difficult routes were possible, up to 77.5 km.
  #19  
Old October 31st 18, 04:36 PM posted to rec.bicycles.tech
Frank Krygowski[_4_]
external usenet poster
 
Posts: 6,339
Default Bicycle Accident

On 10/30/2018 8:53 PM, John B. Slocomb wrote:
... even in
the more developed places some people are considered "lucky" and
others "not so lucky", or "unlucky", Not a far cry from those that
have the spirits on their side :-)


We just returned from a trip to Europe with a single friend. We booked
identically and simultaneously at the same travel agent. Default on
rooms (or cabins, on a cruise boat) was double occupancy, so our friend
was expecting to pay extra, at least a per-person surcharge for hers.

Instead, they allowed her to pay only for herself, no surcharge. And her
supposedly identical room was inexplicably bigger than ours. Meanwhile,
I had serious trouble getting my phone to work over there.

As I told her: "You've got a guardian angel. I've got a poltergeist."

--
- Frank Krygowski
  #20  
Old November 1st 18, 04:44 AM posted to rec.bicycles.tech
Joy Beeson
external usenet poster
 
Posts: 1,169
Default Bicycle Accident


I used to frighten the cows when I walked around on Maui, because they
had never seen a pedestrian before. But they just walked away from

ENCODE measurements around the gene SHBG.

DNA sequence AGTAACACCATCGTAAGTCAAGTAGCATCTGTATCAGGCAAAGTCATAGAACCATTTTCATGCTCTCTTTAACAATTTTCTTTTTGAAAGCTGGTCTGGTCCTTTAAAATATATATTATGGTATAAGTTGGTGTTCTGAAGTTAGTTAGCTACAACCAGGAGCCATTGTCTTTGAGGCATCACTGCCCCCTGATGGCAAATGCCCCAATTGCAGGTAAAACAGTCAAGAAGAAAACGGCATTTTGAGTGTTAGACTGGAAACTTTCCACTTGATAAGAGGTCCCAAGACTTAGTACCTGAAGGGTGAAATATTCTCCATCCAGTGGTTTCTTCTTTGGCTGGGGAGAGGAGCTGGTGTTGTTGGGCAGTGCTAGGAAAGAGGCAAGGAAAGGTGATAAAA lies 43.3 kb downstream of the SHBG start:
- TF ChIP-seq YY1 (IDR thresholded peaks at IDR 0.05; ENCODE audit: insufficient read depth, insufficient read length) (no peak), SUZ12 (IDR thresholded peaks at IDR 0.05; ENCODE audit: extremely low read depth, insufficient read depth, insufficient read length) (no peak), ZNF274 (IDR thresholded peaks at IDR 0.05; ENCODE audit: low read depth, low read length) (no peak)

the fence; they weren't spooked.

I did play a dirty trick on a herd of cows once.

I'd ridden to Claypool, just to prove that I could. I didn't like the
bar-like atmosphere of the only eating place in town, but thought I'd
go in, order a sandwich to go, and eat it in the graveyard. But first
I'd ride up to the state road to see whether anyone catered to the
passing traffic.

I learned later that downtown Claypool is quite convenient to the
tracks, and railroad people are the only ones who want to eat in
Claypool when they are just passing through.

No businesses at the junction, but the paved shoulder was nice and
wide; why not go home by 15 and stop somewhere to eat the emergency
food bars in my pannier?

When I reached the spot that was just out of sight from the junction,
I realized that that wasn't a shoulder, it was a blending lane for
trucks coming out of the diesel-oil plant on the other side of the
bridge. Much, much later I was fooling around with Google Maps and
learned that it would have been much better to turn south and take the
first road past the bridge.

15 is not a nice road anywhere for anybody. I took the first county
road I crossed and started looking around for a place to eat. Just
after I passed a pasture, I came to a place where somebody had been in
the habit of pulling a heavy vehicle into a wheat field and backing
out again. Ah, here I can get off the road without squashing any
crops!

I sat down to eat and the cattle started drifting toward the fence. I
started to feel a little self-conscious when they were all lined up
along the fence watching me eat. Not until a few minutes later, when
they started to moo exactly the way Al meows at nine o'clock, did I
understand who had been parking in the wheat field and what had been
in the truck.

--
Joy Beeson
joy beeson at comcast dot net
http://wlweather.net/PAGEJOY/